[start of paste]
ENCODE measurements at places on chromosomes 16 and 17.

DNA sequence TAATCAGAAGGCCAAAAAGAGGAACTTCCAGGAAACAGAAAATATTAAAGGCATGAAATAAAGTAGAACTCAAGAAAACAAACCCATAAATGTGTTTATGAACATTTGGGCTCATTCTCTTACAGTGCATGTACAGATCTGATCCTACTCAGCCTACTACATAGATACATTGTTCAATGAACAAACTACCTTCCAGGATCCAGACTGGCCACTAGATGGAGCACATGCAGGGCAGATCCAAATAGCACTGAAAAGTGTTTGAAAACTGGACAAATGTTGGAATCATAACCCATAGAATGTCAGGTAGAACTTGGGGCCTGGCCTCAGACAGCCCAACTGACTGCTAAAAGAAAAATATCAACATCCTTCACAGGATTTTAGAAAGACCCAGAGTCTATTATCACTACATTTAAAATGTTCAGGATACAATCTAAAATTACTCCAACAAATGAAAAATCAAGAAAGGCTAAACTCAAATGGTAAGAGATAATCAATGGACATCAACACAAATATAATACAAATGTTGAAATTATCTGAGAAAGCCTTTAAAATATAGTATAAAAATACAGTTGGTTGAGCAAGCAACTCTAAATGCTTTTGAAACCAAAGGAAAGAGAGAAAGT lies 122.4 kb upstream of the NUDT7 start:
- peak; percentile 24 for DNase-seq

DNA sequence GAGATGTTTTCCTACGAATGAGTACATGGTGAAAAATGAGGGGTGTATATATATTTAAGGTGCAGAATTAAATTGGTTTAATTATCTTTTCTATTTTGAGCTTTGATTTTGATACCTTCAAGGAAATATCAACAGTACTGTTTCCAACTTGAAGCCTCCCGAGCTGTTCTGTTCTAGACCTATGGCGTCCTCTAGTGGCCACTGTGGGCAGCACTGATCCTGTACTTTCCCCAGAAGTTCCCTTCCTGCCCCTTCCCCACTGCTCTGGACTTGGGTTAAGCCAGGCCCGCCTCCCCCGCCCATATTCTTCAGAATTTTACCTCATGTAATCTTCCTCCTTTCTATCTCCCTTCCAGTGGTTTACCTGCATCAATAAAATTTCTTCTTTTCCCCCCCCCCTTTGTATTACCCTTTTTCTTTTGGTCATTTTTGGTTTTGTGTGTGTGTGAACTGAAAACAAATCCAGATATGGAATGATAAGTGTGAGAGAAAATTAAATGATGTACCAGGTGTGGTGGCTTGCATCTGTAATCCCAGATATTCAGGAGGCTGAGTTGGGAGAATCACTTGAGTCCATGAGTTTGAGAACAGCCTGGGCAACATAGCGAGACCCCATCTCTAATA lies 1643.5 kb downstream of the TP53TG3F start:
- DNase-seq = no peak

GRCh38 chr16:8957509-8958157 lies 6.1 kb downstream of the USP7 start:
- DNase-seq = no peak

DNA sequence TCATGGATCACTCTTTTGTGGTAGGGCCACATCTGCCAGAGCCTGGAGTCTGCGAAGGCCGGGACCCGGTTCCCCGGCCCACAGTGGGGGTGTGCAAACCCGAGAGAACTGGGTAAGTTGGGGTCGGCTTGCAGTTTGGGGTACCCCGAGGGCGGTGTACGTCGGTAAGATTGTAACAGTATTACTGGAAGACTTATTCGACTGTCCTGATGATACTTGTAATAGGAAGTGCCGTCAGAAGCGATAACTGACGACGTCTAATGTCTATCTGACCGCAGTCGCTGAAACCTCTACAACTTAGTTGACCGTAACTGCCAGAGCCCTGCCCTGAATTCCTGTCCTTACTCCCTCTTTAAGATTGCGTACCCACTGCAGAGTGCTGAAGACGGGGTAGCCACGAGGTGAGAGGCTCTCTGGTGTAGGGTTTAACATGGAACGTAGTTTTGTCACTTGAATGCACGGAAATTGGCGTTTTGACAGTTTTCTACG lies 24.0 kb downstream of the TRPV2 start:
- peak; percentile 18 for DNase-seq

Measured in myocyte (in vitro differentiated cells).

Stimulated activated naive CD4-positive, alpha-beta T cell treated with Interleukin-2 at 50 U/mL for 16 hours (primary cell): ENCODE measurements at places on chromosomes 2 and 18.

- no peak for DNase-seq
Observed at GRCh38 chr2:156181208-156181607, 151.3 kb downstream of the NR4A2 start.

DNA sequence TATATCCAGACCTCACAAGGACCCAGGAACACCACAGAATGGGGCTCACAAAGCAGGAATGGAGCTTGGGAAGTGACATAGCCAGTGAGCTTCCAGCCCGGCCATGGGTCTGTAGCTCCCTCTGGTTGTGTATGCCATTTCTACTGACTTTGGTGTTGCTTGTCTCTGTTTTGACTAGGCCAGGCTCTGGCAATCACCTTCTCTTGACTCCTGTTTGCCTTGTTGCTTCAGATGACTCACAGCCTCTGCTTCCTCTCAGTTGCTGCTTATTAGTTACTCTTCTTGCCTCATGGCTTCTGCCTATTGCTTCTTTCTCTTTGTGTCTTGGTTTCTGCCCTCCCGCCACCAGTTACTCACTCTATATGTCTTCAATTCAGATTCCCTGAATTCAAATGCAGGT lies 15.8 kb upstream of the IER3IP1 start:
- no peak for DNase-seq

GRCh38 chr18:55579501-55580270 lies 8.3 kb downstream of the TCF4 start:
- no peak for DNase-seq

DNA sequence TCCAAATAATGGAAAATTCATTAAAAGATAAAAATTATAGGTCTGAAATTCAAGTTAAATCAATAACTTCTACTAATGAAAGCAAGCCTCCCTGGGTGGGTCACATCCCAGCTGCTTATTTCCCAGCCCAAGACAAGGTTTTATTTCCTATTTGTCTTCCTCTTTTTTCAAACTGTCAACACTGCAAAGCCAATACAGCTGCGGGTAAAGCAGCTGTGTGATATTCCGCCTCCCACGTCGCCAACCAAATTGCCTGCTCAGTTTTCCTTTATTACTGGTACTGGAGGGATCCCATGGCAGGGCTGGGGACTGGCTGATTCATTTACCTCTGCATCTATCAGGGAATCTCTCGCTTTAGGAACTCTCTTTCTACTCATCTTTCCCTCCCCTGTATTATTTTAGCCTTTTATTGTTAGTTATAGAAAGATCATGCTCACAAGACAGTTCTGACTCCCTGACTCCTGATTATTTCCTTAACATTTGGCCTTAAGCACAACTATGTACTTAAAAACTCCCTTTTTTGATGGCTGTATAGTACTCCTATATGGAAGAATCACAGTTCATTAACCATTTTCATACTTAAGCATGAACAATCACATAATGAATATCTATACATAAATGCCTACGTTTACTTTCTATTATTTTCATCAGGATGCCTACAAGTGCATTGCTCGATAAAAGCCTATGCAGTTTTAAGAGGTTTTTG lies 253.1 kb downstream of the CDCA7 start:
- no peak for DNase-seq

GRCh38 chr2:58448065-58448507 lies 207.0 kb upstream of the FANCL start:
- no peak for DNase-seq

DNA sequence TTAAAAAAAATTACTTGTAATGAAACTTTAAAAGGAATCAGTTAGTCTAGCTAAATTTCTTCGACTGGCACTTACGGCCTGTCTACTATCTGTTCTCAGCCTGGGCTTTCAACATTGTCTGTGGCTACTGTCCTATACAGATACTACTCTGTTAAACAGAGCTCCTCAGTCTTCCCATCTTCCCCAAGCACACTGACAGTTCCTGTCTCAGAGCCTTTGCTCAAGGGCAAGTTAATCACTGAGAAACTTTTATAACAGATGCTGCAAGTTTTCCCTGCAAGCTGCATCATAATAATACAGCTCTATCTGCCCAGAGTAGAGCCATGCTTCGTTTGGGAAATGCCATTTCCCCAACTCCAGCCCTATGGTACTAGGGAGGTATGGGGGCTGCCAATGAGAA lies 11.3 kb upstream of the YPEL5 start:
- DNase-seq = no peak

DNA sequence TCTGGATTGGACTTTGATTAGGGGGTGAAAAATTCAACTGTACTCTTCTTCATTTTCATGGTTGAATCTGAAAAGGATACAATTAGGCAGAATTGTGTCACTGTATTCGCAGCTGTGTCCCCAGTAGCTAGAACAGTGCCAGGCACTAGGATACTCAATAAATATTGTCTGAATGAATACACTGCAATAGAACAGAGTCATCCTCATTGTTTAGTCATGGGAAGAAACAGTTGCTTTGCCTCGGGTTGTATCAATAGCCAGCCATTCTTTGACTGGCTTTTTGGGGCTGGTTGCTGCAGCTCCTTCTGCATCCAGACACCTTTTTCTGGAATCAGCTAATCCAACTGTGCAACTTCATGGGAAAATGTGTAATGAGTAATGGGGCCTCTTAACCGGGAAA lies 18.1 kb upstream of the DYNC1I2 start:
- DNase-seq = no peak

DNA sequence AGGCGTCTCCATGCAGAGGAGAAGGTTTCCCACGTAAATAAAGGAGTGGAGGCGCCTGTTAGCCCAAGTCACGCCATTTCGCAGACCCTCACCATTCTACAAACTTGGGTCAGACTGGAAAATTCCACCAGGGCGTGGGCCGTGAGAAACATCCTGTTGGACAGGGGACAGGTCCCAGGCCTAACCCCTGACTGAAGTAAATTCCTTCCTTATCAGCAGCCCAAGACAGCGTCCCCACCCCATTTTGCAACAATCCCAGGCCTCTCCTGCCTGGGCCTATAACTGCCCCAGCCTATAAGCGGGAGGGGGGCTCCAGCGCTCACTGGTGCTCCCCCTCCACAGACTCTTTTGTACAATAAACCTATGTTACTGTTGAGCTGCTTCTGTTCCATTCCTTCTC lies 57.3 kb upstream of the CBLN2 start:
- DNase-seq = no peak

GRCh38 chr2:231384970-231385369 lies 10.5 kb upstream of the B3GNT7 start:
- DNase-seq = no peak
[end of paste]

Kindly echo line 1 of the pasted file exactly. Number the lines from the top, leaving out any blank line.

ENCODE measurements at places on chromosomes 16 and 17.